September-October 2007

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When not in the hands of local old-time fiddle guru Mel Durham, it just seemed to muddle things up in those early jam sessions. I'm surprised guitar players, the real victims, have not resorted to suicide bombing just to rid a few jam sessions of these gargantuan bass beasts. In past articles I've been quite vocal about my disdain for the instrument as a member of the old-time string band. The only exception in my opinion is bowed bass and cello, which is something we rarely see or hear anymore in old-time music. Simply put, the plucked bull fiddle has a permanent spot in the arena of jazz, art music, drunken rockabilly antics, bluegrass, country swing, etc. and that's where it should stay.

As I bring my bass rampage to a close, I want to let you in on a startling bass-related occurrence: the recent box set release from my favorite modern record label, From Dust to Digital. This set, entitled How Low Can You Go? Anthology of the String Bass, is a perfectly conceived package for bass lovers as well as old-time bass adversaries. The 3 CD set with 96-page booklet is a near perfect compilation of 78-era recordings from bands that actually knew how to use the bull fiddle, or "doghouse." The booklet contains essays, newspaper clippings and extensive notes about the featured bands, musicians, and most importantly: the bass players. Browsing the old photographs is another benefit to enjoy while listening to this awesome set.

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At first I expected the set to only consist of novelty recordings that showcased bass hokum and nauseating bass acrobatics. I was very wrong. While the "bass" is the common thread running through each track, the tracks are noteworthy for a variety of other reasons. In fact, the bass is usually just background to some of the best bands from the era. The strange arrangements, brilliant musicianship, classic tunes, comedic personalities, and musical history are all in the foreground here.  Not the bass.

Disk One offers tunes from 1925-1930. Jelly Roll Morton's Black Bottom Stomp is an explosion of early New Orleans ensemble playing. The second musical theme of the track is recapitulated in the tune Wash-Board Cut Out by Bobby Leecan's Need-More Band. This cut is by a group playing in the southern ragtime string band style. There isn't even a bass, but there is an aggressively played bowed cello! Additional tracks which do have bowed bass are Frenchy's String Band's Texas and Pacific Blues, Jimmie Rodgers' Waiting For a Train, and one of my all-time faves: The Dallas String Band with Coley Jones sawing and plucking the song So Tired.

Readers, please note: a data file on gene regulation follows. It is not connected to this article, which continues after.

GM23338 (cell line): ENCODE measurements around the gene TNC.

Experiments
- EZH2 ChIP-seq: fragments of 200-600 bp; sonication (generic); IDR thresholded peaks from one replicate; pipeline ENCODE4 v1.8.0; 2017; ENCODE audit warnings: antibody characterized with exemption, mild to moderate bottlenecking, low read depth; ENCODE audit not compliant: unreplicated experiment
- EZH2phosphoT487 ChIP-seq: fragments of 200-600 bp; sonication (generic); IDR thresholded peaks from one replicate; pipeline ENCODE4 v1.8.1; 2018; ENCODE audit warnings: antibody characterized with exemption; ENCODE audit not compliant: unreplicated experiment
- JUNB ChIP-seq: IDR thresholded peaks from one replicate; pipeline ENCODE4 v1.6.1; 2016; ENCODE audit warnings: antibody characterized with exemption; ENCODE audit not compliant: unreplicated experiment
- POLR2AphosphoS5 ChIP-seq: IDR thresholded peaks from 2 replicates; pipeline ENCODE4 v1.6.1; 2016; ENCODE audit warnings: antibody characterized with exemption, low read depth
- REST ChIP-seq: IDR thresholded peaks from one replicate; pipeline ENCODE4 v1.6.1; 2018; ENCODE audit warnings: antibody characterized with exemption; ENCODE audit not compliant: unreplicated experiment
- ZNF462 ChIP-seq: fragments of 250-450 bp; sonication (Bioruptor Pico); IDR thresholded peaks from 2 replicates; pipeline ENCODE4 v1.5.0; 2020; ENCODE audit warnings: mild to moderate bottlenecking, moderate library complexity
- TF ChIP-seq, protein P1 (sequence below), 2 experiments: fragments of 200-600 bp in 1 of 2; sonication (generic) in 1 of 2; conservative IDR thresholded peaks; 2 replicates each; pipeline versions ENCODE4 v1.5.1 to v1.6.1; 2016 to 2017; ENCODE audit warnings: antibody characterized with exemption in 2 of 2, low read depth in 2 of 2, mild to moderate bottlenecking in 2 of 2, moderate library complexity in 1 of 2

Disk Two, covering the years 1931-1941, has many highlights. Andy Iona and His Islanders did a fabulous recording of Ta-hu-wa-hu-wa-i (A Hawaiian War Song). It's a track that is aimed at moving your hips. You'll feel like a character in a Max Fleischer cartoon as you gyrate uncontrollably. Some familiar names in old-time, early country and swing are present as well: Bob Wills, Prairie Ramblers, and Roy Acuff & His Crazy Tennesseans. With them you get charged southern vocals, flashy steel guitar, and even some manic fiddle playing. Washboard Sam's version of Don't 'Low is hands down the best I've heard. It's a wonderful tune, with hot vocals and an unbeatable rhythm section: Sam on washboard and country blues legend Big Bill Broonzy on guitar. The bass player is unknown and very adept. Carl Martin, State Street Boys, Duke Ellington, and Cab Calloway keep 'em company on this disk along with many more early masters.

Finally, Disk Three is a compilation of even more bands that all have one common denominator: bass player Bill Johnson. Johnson lived from 1872-1972 and was a pioneer in jazz and ragtime. The tracks speak for themselves. Not only did his bass-playing maneuver around the beat with virtuosic ability, his crazed high-pitch voice is often complementing his bass on many of these tracks. We also have the great fortune of hearing him with fellow vaudeville singer/female impersonator Frankie "Half-Pint" Jaxon and slide guitar master Tampa Red. Another one of my favorites is My Four Reasons by "Banjo" Ikey Robinson. I first saw this performed in Louie Bluie, a documentary about Howard Armstrong from the 1980's.  This original track has some raucous violin playing that wildly interweaves through the sonic artistry of Johnson's bass and Robinson's banjo. A real masterpiece!! I'd buy the set for this cut alone. Let me know what you think.


David Bragger is a Los Angeles-based instructor and player of old time fiddle and banjo music. He also photographs, films, and collects the lore of traditional artists, from puppeteers in Myanmar to fiddlers of Appalachia http://www.myspace.com/davidbragger

  

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